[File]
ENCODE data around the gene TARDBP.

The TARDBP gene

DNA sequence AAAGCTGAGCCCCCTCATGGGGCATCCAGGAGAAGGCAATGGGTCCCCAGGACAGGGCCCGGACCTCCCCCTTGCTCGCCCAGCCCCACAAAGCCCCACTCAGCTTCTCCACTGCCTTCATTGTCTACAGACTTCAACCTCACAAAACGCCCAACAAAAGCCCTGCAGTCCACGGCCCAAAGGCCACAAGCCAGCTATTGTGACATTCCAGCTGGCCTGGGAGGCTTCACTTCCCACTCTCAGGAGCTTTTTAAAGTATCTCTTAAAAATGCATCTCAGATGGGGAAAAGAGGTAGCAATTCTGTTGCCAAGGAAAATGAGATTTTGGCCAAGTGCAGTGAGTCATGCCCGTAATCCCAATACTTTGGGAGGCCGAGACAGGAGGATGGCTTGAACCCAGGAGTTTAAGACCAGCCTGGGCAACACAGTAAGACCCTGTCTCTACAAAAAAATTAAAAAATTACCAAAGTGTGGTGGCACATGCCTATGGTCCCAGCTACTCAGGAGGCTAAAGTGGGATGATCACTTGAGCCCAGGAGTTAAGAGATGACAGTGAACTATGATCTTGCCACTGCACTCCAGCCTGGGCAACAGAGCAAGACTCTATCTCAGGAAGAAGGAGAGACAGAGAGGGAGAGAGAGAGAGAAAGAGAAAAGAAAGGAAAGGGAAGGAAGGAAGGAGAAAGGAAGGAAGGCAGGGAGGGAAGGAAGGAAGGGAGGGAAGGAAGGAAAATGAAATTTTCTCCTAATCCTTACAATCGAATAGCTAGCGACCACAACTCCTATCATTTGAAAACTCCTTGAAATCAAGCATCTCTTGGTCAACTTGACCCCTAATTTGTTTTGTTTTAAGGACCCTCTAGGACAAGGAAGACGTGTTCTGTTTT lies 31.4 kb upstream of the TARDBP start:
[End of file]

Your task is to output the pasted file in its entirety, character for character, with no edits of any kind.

ENCODE data around the gene TARDBP.

The TARDBP gene

DNA sequence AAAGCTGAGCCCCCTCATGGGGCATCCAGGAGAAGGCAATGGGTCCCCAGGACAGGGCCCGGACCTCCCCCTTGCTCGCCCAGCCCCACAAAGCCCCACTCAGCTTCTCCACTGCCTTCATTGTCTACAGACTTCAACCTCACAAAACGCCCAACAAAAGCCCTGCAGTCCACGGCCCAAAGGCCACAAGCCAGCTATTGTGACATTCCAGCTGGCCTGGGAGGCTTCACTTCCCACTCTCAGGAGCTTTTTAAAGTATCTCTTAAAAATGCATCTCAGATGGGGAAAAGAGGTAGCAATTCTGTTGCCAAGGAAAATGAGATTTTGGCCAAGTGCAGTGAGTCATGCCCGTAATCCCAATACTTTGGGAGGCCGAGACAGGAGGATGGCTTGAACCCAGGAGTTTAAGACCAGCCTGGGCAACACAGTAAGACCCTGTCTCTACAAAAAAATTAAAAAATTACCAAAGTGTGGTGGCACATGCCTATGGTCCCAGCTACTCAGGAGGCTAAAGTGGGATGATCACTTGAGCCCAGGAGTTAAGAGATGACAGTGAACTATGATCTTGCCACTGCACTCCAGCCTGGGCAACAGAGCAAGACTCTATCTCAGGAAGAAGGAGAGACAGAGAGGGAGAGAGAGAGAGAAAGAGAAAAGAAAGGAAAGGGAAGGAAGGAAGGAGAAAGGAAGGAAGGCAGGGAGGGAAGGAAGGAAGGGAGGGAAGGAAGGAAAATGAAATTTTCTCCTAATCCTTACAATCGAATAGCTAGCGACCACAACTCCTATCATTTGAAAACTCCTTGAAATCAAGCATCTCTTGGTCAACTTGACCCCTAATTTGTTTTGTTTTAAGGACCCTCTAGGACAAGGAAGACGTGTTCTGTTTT lies 31.4 kb upstream of the TARDBP start: